8. I think this is wonderfully made for players and performers. If you want a small analog for the desktop the Mopho module is still $300 and goes far deeper on programability. That’s bang for buck. The Minibrutes and Korg Volcas and even the MS-20 redux are great, don’t get me wrong, but they are a pain on stage with tuning, no presets, limited functions, etc. I think the SE is the Mopho concept perfected for stage. Why shouldn’t he be able to perfect his designs? He’s an engineer folks!

    1. Bass Sation II has it all. presets, stable tuning, great filters, smart arpegiator etc

      The made in USA thing doesnt mean anything to me, I buy what is good from any country.

      I felt a kind of weakness in his delivery. Maybe the Pro12 isnt selliing that well in a world of cheap monoynths?

      I do like Dave Smith but did not want this product.

    2. Volcas are not a pain on stage, in fact they are nearly the only alternative option to the elektron machines, when it comes to immediacy, and even more hands-on, with a one-knob-per-feature design. They have extensive midi control too and can synchronize with other devices easily, so when it comes to live techno or stuff, I can surely say it’s one of the better options out there.

  9. I own a mopho keyboard and it’s awesome.
    Minibrute is crap ( read the complains on the forum of arturia) and it don’t save presets.
    I can’t imagine that I could not save a preset on a synthesizer??
    Only thing I find negative on the DSI product is the price range.
    Low cost synth,affordable?
    I think you’re a genius Dave and I thank you for midi and good synths that you build but a DSI synth is not affordable.
    The mopho desktop is affordable but when there are keys and knobs on it the price of a synth of this quality is not affordable.
    Again,thank you and I think you’r a genius.

      1. I agree. Before jumping in to my Minibrute, I was concerned I would miss presets. Honestly, the true analog, no-preset format of that synth inspires me, because I never rely on some pre-rendered preset. I’m constantly morphing, tweaking, and exploring that synth. It’s taught me a lot about synthesis in a very organic and fun way.

    1. >Minibrute is crap ( read the complains on the forum of arturia) and it don’t save presets.
      Sorry but you kind of loose all credibility there!
      My minibrute is awesome and the knobs are much better than on my mopho desktop…And I love both, really!! They’re both amazing bang for the buck and sound sooo good.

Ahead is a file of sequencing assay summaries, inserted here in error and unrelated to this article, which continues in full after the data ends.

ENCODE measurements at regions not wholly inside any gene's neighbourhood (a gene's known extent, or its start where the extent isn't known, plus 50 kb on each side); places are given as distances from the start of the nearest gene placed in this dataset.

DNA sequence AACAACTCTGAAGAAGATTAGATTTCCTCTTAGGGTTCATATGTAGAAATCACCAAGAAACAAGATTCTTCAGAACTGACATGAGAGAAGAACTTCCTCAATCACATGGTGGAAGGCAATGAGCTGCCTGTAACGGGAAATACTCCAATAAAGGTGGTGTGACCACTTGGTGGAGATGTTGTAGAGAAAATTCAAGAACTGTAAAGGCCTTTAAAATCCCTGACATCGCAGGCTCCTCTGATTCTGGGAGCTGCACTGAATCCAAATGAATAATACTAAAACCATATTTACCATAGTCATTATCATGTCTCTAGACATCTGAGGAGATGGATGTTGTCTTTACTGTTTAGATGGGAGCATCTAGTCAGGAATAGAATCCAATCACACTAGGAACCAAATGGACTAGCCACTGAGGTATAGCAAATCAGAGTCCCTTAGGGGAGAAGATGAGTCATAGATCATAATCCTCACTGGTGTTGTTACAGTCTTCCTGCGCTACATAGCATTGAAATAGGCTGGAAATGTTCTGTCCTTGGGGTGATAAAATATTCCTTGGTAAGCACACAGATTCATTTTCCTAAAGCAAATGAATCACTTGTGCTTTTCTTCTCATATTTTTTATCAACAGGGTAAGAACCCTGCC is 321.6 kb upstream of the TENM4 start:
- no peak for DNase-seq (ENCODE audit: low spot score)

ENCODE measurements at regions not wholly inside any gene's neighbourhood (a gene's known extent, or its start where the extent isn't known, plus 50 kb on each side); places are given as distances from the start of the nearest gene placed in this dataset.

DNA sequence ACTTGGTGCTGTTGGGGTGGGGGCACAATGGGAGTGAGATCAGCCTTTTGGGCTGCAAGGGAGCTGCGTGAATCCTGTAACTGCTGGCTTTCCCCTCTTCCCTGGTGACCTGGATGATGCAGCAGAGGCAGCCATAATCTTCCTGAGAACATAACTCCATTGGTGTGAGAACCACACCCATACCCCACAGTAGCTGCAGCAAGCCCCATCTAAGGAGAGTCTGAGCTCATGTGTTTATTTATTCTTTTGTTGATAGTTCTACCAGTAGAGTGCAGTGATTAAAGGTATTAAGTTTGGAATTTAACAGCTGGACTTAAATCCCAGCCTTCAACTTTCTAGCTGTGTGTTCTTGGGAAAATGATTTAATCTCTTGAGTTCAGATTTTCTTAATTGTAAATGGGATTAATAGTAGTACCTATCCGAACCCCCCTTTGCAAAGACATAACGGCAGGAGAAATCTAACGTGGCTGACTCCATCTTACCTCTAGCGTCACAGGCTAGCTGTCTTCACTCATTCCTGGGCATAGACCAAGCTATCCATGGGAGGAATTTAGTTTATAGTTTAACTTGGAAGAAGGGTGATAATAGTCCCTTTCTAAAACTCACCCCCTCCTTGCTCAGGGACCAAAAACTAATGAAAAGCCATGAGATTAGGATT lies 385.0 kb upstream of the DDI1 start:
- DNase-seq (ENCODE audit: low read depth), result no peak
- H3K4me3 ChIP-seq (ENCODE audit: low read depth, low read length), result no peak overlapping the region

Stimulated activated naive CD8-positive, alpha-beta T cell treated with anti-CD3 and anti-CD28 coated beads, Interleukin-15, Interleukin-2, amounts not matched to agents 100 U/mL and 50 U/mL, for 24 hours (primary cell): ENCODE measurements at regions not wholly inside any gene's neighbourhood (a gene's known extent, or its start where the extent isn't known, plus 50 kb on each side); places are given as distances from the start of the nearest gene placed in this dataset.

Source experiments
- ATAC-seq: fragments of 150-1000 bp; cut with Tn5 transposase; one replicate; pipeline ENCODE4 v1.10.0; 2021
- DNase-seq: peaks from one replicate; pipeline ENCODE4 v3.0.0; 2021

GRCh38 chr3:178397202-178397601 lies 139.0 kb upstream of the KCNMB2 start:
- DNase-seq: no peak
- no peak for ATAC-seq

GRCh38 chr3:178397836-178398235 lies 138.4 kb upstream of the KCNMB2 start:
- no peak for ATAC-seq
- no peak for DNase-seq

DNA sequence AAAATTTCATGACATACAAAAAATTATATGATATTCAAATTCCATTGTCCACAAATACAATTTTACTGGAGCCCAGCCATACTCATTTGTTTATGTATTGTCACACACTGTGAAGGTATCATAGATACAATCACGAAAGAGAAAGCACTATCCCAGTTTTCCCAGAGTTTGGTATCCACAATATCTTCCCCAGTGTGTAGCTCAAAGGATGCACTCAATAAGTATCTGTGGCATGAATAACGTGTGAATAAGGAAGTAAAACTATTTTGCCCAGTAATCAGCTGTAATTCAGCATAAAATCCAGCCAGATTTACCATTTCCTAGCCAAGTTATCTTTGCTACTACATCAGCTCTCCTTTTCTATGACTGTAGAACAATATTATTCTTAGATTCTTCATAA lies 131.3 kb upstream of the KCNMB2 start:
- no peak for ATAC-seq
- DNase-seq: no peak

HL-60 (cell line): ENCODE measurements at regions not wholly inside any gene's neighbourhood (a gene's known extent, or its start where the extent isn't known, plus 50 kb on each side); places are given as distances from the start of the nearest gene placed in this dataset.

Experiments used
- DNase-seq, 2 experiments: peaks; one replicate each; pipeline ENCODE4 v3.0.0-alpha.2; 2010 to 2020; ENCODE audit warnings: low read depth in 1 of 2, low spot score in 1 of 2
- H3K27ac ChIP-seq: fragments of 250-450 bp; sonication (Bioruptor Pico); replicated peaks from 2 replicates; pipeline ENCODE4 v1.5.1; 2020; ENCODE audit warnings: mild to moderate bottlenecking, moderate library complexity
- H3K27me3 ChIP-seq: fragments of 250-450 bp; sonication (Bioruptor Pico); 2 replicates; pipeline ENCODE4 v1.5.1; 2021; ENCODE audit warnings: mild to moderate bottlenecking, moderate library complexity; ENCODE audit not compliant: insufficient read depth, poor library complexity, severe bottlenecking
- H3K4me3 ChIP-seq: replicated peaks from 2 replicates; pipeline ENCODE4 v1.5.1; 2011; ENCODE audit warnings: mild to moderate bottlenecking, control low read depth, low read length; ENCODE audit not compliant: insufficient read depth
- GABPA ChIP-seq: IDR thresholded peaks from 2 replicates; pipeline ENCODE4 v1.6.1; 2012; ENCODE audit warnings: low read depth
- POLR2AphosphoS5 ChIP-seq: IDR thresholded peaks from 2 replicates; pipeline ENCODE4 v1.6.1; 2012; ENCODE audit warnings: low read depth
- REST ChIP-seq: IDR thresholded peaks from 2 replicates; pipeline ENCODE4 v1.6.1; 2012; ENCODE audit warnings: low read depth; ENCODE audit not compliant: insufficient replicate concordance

I think Dave is trying to step up as the market is getting more crowded for cheaper synths, a sub phatty is the same price with half the keys! But personally if I had the money and wanted this I would get a mopho x4

  10. dave smith can do whatever he wants. A true pioneer, and i wish i could afford his well thought out products and their design. I am happy there is a market for them for those with more money then i, in the mean time, anyone hating on the fact that this OG is currently making viable products can suck eggs.

    1. I don’t think anyone would refuse a free Mopho SE. Smith is well respected. His gear sounds great and always has. I’d love the new Mopho.

      But he’s clearly calling out Arturia and referencing the wave of recent affordable monos, and saying “look at this, guys, this is a real synth.”

      After that kind of pitch, I expected the thing to have a street price of $599. That’s a classic ad strategy. Mention the other guy, and then reveal you are offering more for less.

      Lexus ads don’t call out the Ford Focus and compare features.

  11. In this video he says that they are made in San Francisco, but in another interview he talks about how he has all the circuit boards made in China. So he has all the parts made in China, the keybeds come from Italy, and then he puts the two together in a case in the USA. Does that really qualify as “Made in the USA”?

  12. I hate to be the voice of reason here, but China has circuit-board manufacturing down to an art. You can e-mail many a small factory in Taiwan a schematic and they’ll drop-ship you a prototype to test within 2 or 3 days. That kind of turnaround is all but unheard-of in the U.S., which has priced itself out of several lucrative markets through inefficiency, over-regulation and greed. A Tetra totally built here could run twice its current price. If DSI synths don’t grab you, no problem, but don’t dis Dave for living in the real world of manufacturing. There’s far more to it than our surface dislikes for trends or design changes.

    Besides, no one can say Dave’s synths don’t have muscle. I’ve owned three of them and they’re no less useful than my Korgs or soft-stuff. Its the 5-Synth Rule: you don’t really hit creative escape velocity until you have 5 different synths, especially if each covers different sound-generating territory. Its rarely about one synth; its about the kind of ensemble you build.

    1. I wasn’t saying that there is anything wrong with having circuit boards made in China. I expect almost all manufacturers do that. I just don’t think it is fair to claim that it is made in the USA when it is merely assembled there. I think that the point he was trying to make is that it is durable and high quality. He could have made that point without the USA reference. As others mentioned, it was probably a jab at Arturia. If the synth is good quality, makes interesting sounds, and is worth the cost then it will prove itself when musicians get their hands on it. People pay as much or more for old gear that is unstable and falling apart, so I don’t think that the price is outrageous for a quality analog synth that includes many benefits of digital technology.

      1. Very simple. You “must” have analog, wavetable, sampling, FM or its more advanced brother additive and a wild card from left field. That last one can crossover with a sampler sporting truly weird sound sets, Reaktor or a dandy like Storm Drum, as long as it takes a zag where you usually zig. Logic’s Sculpture and ES2 have random patch generators as part of their tool kit. I get odd mileage from those, so those are valid ‘wild cards.’ You need the variety to get musically busy at maximum efficiency and be a happier spouse. Its a superior male hobby that tends to mean she knows where you are and its not off banging some slag.